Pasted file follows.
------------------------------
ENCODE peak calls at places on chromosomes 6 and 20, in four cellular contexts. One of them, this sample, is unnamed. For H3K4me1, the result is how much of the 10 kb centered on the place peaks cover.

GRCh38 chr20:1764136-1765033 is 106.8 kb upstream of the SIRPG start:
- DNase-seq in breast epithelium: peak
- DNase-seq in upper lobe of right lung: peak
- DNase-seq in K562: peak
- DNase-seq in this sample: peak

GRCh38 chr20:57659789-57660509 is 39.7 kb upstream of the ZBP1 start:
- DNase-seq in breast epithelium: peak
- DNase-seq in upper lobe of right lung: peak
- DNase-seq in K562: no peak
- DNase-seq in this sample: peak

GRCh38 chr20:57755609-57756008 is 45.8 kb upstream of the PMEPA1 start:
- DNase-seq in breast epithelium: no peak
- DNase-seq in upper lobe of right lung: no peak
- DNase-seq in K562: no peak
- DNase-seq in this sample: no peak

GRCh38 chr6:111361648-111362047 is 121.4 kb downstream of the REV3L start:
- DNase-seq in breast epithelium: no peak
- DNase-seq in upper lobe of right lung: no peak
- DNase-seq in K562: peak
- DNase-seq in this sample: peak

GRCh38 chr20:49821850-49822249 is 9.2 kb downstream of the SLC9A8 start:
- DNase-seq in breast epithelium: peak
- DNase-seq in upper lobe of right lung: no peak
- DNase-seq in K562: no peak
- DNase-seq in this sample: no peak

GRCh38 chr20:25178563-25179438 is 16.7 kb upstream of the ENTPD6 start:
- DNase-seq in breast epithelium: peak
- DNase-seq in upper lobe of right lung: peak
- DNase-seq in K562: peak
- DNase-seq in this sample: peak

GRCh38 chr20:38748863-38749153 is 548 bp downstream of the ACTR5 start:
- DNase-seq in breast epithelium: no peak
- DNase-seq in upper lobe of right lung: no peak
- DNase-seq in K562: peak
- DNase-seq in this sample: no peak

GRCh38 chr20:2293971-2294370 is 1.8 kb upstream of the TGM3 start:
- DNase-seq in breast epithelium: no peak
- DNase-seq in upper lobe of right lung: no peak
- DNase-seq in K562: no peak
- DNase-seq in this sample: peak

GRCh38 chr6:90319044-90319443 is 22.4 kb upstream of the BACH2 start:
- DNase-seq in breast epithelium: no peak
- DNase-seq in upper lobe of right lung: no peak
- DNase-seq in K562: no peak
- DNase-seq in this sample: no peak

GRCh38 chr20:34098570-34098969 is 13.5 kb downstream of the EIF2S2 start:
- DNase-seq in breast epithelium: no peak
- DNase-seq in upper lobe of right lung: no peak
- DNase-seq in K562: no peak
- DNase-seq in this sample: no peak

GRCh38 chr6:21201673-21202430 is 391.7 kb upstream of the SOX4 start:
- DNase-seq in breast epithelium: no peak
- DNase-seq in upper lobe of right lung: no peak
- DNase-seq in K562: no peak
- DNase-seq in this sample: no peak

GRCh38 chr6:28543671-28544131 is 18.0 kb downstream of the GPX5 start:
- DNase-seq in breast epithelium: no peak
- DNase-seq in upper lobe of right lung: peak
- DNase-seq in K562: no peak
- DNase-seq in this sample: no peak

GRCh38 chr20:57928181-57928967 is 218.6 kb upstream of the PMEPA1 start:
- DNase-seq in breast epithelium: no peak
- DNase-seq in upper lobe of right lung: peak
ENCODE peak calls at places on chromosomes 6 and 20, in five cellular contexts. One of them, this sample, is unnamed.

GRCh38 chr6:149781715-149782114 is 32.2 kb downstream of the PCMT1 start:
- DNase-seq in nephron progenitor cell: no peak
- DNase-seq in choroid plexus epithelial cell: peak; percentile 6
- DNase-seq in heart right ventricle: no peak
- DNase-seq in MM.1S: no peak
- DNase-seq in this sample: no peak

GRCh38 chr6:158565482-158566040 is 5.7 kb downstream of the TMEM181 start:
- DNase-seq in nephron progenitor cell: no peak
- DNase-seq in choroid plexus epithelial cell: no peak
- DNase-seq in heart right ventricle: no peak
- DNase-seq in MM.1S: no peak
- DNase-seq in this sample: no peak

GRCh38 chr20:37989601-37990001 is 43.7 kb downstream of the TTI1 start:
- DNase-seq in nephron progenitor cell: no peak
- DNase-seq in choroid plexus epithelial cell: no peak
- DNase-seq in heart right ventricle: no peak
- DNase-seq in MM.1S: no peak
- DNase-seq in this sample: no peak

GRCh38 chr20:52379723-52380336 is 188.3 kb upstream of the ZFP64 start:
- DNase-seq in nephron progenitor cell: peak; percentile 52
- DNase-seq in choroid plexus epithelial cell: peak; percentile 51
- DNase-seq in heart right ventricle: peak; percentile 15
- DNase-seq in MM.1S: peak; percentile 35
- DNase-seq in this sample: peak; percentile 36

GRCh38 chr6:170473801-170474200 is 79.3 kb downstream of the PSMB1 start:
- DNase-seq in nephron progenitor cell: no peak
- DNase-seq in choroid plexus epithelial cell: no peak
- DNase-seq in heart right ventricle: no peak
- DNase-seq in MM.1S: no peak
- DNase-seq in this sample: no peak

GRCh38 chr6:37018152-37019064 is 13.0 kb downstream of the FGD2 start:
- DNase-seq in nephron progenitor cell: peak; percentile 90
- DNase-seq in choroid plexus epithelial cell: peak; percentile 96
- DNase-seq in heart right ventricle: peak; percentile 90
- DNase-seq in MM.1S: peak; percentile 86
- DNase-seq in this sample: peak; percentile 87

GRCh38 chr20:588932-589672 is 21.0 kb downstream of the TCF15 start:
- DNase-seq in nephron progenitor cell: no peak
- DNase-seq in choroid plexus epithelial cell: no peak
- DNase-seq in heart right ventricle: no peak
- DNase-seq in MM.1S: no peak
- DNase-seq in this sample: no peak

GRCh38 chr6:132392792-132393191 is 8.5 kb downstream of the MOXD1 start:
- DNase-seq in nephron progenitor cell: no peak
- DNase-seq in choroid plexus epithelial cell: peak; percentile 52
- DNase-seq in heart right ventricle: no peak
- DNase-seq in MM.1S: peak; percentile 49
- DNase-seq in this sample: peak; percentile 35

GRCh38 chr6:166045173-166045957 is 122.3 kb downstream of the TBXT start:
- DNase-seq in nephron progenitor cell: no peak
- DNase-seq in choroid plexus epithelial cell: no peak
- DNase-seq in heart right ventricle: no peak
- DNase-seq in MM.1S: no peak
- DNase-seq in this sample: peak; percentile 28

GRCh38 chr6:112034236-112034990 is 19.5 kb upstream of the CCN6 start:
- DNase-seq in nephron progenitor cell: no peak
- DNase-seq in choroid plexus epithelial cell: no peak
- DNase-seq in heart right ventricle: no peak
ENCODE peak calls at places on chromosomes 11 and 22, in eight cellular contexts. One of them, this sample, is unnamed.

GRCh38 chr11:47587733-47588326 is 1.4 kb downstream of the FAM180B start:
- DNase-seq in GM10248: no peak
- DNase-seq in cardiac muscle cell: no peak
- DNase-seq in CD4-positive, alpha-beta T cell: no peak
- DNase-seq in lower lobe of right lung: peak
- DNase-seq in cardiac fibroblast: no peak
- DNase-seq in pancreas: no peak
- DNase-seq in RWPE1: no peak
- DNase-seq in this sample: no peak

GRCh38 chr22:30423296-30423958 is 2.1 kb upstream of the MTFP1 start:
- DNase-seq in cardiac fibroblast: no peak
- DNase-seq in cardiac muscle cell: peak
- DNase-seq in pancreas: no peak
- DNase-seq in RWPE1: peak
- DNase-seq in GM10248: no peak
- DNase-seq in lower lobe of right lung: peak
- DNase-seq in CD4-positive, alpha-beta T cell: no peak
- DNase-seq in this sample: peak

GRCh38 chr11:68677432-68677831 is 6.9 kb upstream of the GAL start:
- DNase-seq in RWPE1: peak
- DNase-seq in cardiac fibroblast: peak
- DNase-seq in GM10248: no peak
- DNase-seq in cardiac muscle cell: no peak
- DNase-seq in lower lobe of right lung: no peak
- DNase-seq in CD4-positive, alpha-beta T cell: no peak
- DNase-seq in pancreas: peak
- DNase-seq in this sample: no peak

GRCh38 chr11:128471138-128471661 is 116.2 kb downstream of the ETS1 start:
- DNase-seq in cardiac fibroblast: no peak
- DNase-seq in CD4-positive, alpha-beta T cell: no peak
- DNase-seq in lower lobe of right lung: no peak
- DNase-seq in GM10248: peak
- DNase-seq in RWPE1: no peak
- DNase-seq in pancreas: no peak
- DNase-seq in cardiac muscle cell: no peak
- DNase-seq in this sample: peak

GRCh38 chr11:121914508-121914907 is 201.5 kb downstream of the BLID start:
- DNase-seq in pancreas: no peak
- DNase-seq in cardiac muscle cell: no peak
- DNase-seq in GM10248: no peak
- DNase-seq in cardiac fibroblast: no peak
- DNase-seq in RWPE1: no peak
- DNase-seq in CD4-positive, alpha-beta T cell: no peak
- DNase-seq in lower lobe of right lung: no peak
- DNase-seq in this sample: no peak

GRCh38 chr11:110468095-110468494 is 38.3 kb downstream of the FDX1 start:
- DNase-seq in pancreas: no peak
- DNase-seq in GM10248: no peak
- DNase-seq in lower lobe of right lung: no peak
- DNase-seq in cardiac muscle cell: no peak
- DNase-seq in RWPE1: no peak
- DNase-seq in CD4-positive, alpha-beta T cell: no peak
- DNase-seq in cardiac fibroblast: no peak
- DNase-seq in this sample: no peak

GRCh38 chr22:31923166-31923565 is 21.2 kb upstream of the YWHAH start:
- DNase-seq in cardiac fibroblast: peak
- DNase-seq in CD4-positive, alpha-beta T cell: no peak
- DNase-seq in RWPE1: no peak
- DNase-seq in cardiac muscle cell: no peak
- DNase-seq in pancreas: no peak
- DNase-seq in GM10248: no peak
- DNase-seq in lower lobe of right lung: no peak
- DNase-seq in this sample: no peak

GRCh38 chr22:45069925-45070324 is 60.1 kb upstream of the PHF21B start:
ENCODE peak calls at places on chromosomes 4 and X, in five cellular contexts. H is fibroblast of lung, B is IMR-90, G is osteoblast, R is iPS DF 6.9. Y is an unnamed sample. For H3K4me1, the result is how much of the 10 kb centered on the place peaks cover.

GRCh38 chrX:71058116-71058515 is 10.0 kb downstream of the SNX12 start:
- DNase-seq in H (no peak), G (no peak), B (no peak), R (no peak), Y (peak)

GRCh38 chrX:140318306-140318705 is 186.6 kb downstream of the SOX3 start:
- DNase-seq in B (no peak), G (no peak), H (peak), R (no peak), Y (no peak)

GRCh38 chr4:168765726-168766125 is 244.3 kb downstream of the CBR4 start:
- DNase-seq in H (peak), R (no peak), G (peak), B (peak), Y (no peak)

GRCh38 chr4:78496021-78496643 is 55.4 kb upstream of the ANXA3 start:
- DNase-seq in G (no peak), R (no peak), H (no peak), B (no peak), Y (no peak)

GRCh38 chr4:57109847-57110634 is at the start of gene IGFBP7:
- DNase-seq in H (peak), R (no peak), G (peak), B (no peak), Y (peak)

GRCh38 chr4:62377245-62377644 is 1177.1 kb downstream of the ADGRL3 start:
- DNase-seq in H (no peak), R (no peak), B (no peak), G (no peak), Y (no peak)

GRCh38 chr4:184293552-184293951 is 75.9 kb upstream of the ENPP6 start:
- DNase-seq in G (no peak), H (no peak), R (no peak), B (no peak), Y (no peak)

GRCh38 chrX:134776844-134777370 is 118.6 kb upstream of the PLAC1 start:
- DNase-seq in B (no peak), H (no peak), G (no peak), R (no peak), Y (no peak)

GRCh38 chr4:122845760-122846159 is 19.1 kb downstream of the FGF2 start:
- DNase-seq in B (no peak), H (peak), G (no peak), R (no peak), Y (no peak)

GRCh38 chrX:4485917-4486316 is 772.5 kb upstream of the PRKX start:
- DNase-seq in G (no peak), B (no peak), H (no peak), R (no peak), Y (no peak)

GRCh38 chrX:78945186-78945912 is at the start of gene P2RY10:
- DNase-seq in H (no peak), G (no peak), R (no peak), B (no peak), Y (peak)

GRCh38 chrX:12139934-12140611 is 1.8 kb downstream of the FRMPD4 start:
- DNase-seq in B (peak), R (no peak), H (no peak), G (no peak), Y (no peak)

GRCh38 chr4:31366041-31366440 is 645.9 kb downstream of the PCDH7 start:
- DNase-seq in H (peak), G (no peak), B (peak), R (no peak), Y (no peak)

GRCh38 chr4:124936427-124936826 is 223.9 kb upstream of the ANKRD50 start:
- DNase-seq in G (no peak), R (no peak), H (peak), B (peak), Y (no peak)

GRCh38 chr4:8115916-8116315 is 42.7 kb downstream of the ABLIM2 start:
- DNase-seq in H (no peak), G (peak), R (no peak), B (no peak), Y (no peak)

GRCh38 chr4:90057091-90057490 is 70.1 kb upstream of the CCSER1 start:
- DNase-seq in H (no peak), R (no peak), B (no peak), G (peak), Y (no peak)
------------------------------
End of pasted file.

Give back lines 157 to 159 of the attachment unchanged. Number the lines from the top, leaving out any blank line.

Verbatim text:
- DNase-seq in RWPE1: no peak
- DNase-seq in pancreas: no peak
- DNase-seq in cardiac muscle cell: no peak